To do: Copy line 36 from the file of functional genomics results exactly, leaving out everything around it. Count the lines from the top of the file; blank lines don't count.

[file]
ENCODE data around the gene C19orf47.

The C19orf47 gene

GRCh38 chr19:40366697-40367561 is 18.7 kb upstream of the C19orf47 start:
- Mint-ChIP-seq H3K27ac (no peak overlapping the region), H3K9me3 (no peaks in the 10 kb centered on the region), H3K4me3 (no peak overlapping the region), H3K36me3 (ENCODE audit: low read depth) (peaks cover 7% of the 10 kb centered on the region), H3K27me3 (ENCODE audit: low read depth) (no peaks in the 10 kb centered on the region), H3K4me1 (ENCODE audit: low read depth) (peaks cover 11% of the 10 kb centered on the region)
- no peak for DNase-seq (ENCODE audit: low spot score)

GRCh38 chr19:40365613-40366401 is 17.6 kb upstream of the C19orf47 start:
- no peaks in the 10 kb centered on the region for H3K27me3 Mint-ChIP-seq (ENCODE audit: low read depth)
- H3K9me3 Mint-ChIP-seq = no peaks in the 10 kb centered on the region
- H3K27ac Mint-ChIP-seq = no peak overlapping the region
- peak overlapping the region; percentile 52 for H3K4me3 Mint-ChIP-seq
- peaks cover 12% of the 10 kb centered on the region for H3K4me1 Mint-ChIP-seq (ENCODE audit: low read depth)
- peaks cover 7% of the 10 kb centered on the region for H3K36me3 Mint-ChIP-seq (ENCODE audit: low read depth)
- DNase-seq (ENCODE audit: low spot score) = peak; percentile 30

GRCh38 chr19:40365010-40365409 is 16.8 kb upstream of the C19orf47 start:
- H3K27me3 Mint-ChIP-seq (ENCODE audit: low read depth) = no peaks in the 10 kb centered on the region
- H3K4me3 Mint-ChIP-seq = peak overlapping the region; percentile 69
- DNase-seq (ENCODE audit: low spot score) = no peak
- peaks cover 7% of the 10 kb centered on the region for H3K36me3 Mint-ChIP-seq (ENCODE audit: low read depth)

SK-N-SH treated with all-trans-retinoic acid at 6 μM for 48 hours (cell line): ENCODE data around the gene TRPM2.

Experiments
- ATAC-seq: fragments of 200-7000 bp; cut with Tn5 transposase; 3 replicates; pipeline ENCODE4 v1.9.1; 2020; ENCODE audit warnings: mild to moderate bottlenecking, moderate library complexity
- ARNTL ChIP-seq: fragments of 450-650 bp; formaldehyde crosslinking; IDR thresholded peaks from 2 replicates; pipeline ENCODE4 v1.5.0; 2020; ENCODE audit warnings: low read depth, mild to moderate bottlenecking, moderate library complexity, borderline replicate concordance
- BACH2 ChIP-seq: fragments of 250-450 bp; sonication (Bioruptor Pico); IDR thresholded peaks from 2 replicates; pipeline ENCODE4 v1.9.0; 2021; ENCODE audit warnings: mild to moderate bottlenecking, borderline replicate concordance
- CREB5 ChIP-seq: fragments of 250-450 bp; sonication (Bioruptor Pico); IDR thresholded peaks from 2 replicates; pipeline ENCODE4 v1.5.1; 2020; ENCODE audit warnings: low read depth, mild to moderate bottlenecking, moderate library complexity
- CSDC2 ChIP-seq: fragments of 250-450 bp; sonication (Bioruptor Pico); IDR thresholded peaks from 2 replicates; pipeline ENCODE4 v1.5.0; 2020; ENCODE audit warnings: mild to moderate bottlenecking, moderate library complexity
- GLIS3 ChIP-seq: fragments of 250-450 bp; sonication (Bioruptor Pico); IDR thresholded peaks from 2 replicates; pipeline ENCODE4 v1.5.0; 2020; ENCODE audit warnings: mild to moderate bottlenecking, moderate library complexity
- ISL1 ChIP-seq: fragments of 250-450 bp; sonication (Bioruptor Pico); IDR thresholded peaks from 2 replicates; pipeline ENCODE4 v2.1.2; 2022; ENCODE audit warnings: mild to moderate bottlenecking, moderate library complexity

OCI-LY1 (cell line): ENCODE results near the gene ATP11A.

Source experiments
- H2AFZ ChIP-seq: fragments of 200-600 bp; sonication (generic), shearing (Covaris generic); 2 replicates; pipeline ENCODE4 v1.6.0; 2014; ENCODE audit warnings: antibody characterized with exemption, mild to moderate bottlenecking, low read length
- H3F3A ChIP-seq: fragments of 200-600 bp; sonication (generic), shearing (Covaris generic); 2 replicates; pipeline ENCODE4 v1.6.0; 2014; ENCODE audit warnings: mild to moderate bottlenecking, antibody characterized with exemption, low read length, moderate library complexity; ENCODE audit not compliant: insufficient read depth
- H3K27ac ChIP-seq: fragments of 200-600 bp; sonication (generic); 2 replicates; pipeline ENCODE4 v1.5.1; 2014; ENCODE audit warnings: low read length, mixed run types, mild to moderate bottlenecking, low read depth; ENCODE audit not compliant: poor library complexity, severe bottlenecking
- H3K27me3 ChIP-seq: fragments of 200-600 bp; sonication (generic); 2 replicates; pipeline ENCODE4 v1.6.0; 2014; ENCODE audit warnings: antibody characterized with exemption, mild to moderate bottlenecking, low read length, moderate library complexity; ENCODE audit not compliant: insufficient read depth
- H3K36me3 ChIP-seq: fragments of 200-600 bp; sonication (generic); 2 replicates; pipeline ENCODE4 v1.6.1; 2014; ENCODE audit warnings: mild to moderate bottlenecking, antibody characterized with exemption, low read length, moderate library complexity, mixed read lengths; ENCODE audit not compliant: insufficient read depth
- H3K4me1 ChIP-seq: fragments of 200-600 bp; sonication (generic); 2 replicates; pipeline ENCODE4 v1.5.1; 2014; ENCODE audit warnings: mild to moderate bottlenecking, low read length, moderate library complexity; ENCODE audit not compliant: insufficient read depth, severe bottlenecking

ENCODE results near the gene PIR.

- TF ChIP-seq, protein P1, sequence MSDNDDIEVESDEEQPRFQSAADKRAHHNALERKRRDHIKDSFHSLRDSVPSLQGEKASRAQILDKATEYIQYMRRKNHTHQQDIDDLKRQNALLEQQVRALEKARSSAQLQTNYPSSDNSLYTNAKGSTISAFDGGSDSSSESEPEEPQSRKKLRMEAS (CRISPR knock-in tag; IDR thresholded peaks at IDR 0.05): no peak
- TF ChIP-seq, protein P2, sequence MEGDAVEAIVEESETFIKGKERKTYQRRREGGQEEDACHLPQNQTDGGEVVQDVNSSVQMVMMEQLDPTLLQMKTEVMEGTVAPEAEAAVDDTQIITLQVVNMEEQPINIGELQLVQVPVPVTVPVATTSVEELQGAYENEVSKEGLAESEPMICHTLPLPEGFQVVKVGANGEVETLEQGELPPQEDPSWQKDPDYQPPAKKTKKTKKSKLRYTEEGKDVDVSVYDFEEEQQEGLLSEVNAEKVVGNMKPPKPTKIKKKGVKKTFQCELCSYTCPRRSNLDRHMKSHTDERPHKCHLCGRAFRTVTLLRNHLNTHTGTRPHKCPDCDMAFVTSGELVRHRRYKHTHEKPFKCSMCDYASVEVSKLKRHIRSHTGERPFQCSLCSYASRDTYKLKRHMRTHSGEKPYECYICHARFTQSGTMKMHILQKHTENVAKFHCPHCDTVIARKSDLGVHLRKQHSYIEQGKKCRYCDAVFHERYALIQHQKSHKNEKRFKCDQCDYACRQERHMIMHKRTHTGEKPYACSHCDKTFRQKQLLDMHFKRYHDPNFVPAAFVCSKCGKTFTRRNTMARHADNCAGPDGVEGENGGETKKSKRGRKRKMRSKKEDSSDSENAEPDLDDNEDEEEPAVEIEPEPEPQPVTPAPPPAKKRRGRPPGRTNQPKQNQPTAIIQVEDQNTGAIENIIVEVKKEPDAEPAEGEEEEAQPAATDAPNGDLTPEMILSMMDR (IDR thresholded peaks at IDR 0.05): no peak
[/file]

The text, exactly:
ENCODE results near the gene PIR.